Author(s): Crowe SF, Crowe SF
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Abstract Ninety-eight undergraduate students were subjected to the TMT as well as a series of derived measures from the TMT with a view to ascertaining the nature of the contribution of each to the performance. Performance on the TMT(A) was uniquely contributed to by visual search and motor speed measures, whereas the performance on TMT(B) was uniquely contributed to by the visual search and cognitive alternation measures. After controlling for the effects of TMT(A) on TMT(B), further variance in the score on TMT(B) was contributed to, in order of effect, by lowered reading level, poor skill in visual search, poor ability to mentally maintain two simultaneous sequences, as well as decrease in attention and working memory functions. The analysis indicates that, in a nonclinical sample, the TMT measures a number of different functions and the observation of impaired performance must be further investigated to ascertain the specific nature of these deficits in order to guide rehabilitation and management planning.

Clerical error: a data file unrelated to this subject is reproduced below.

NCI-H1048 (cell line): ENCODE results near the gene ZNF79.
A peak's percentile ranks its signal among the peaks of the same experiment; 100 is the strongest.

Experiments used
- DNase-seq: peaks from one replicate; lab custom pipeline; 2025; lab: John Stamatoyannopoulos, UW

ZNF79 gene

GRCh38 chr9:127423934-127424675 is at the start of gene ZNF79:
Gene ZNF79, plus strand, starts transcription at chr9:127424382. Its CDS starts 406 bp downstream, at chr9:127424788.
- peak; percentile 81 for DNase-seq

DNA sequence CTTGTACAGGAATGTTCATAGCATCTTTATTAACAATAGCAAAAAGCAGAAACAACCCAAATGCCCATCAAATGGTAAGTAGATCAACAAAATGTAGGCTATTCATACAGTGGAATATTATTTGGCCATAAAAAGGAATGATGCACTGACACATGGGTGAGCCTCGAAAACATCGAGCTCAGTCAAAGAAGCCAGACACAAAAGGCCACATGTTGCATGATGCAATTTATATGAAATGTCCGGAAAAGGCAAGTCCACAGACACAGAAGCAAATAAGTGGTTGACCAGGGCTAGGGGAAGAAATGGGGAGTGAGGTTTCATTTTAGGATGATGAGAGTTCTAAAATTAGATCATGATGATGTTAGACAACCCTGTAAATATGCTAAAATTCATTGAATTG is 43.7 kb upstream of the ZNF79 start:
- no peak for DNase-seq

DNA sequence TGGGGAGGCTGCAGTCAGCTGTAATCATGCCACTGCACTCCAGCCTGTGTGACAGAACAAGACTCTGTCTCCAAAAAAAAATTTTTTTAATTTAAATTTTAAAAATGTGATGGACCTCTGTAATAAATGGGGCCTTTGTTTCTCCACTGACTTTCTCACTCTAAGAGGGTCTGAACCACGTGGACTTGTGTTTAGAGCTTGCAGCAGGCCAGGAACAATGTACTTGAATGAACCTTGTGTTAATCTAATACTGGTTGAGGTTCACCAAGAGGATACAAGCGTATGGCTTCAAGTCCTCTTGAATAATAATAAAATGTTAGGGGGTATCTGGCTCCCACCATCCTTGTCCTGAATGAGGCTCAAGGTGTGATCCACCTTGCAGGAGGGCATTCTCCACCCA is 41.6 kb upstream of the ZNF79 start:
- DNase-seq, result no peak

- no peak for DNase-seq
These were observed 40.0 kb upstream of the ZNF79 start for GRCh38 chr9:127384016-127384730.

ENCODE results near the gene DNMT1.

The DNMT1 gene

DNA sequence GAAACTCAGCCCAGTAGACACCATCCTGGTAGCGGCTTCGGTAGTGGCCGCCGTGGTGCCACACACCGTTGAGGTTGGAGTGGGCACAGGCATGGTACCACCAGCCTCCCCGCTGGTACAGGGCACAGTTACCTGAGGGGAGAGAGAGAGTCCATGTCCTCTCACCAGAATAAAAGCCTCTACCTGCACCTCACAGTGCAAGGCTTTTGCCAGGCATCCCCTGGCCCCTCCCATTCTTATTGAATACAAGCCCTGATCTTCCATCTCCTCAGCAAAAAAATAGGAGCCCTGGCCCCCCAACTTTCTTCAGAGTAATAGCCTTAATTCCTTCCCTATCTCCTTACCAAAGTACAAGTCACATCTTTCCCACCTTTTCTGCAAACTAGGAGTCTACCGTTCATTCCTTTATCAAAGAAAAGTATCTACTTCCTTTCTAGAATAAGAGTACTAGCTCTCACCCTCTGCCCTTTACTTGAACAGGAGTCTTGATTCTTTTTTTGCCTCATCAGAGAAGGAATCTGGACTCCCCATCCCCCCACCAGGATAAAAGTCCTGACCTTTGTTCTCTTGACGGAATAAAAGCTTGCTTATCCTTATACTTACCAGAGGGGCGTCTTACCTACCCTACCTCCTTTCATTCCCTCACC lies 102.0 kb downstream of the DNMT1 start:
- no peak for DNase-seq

This article was published in J Clin Psychol
and referenced in Journal of Alzheimers Disease & Parkinsonism